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Ardern says no more than 2 fair pay agreements to be concluded this term

Tuesday 28th August 2018

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Prime Minister Jacinda Ardern wants to win over business leaders with a new working group headed by Air New Zealand chief executive Christopher Luxon and sought to ease fears over sector-level collective agreements, saying no more than two will completed this term. 

Ardern said flagging business confidence was "a flashing great neon sign with giant lights and fireworks going off behind it" and it would be wrong to ignore the sharp decline as simply party politics. The Labour-led government has been at pains to talk up its pro-business credentials in the face of growing pessimism in business surveys, even as firms' own activity remains robust. Ardern said that decline was probably capturing the lack of certainty firms feel. 

"From a business perspective, I understand the desire for certainty in order to make decisions big and small, ranging from the risk of taking on an extra hire through to multi-million dollar investment decisions, and you need to understand that the climate you operate in today will be broadly the same tomorrow," she said. "But certainty shouldn’t be confused for stasis and complacency, which are the enemy of progress, and for that matter the enemy of innovation."

The government has faced strong criticism from business lobbies over its planned industrial law changes, such as the proposal to introduce Fair Pay Agreements for sector-wide collective bargaining. That work is currently before a 10-member group headed by former PM Jim Bolger and is expected to make recommendations to Workplace Relations Minister Iain Lees-Galloway in November. 

Ardern today played down the impact such agreements will have on the wider business community, saying "they are not here to fundamentally disrupt our employment relations landscape, and they will not for instance be accompanied by the ability to take strike action" and will target areas where there is entrenched low pay and slow growth. 

"That’s why I am confirming today that there will be no more than one or two fair pay agreements concluded during this term. They will be in industries and sectors that have low pay and in which the workers are vulnerable and regularly exploited," Ardern said. 

"The vast bulk of you in this room will remain unaffected by these agreements, but you will have a chance to see how they work, the benefits that they bring, and I hope, that some of the speculation around them is unfounded."

Ardern also offered her ear to business leaders with a new working group headed by Air NZ's Luxon to advise on economic matters and the government's strategy and agenda. 

"Members of the group will be tasked with working alongside us to assist with addressing some of the big challenges we face," she said. "I want the council to report to me on the issues and opportunities they see and identify emerging challenges like skills, training and migration and the challenge of scaling New Zealand businesses up and growing our export-led wealth."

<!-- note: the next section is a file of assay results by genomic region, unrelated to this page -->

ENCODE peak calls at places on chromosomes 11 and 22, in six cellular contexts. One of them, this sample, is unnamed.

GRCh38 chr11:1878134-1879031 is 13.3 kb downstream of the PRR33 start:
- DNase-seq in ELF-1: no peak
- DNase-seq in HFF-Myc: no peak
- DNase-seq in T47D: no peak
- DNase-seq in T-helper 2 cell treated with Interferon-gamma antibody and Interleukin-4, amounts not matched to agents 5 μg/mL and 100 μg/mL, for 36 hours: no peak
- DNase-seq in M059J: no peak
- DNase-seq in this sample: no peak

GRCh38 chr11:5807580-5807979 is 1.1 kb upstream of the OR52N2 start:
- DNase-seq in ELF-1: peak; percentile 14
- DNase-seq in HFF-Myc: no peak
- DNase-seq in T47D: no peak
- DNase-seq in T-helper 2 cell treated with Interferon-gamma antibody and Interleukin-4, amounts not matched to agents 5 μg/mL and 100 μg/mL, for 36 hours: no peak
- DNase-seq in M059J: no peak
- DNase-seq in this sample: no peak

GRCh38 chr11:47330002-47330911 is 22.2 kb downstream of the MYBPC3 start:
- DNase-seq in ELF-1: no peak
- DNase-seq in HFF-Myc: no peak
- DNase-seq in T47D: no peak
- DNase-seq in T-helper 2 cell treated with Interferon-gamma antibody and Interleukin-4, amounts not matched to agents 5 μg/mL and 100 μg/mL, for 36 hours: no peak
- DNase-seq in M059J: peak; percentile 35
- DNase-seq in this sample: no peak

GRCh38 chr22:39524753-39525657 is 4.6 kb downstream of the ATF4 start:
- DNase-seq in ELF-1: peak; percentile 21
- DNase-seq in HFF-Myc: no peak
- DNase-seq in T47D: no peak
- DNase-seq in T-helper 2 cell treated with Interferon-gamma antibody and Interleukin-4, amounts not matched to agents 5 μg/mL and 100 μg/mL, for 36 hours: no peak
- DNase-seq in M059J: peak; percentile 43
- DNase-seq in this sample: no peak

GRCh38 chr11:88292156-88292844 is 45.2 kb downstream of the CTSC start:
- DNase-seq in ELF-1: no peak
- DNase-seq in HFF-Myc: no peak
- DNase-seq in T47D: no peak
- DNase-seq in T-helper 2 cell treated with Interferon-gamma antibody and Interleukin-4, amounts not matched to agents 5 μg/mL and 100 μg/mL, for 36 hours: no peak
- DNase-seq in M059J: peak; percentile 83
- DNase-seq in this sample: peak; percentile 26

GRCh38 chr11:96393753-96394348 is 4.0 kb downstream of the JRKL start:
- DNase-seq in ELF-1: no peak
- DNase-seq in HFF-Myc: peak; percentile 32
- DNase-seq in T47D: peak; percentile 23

The government has previously lauded Air NZ's workplace relations and its use of the High Performance, High Engagement process with the E Tu union as a success. Meanwhile, Luxon has strong credibility among business leaders, presiding over record profits at the national carrier and being linked as a potential candidate to head dairy giant Fonterra Cooperative Group, a rumour he later quashed. 

"The council will supplement the work that business is already doing on initiatives like the tri-partite forum on the future of work, but it is fair to say that there is no formal advice stream such as this, and it’s time that changed," Ardern said. 

She again ruled out greater borrowing to achieve the government's programme, saying the budget responsibility rules are an "important part of ensuring long-term fiscal sustainability". 

The government also released what it called its business partnership agenda, bringing together its line-up of programmes aimed at redirecting the economy to "work within the limits of our environment, shape it to deliver on the hopes and aspirations of all our people, and for our economic purpose to be bigger than just profit". 

Topping Ardern's list of priorities is growing and sharing more fairly New Zealand's prosperity, which "means the gap between the highest and lowest income and wealth deciles reduces, real per capita income increases; the value and diversity of our exports grows and home ownership increases". 

She also wants "to support thriving and sustainable regions that benefit from an equitable share of sustainable economic growth" with increased regional employment and income distribution. 

Ardern said she also wants a broader measure of success for the government, where ministers will "bid for funding not just on the basis of what they think they need, but on how it will provide intergenerational benefits for New Zealanders."

She reiterated the government's commitment to a "clean, green carbon neutral New Zealand", saying "we are actively talking to groups like the farming community about what we can do to reduce emissions while keeping industry profitable."


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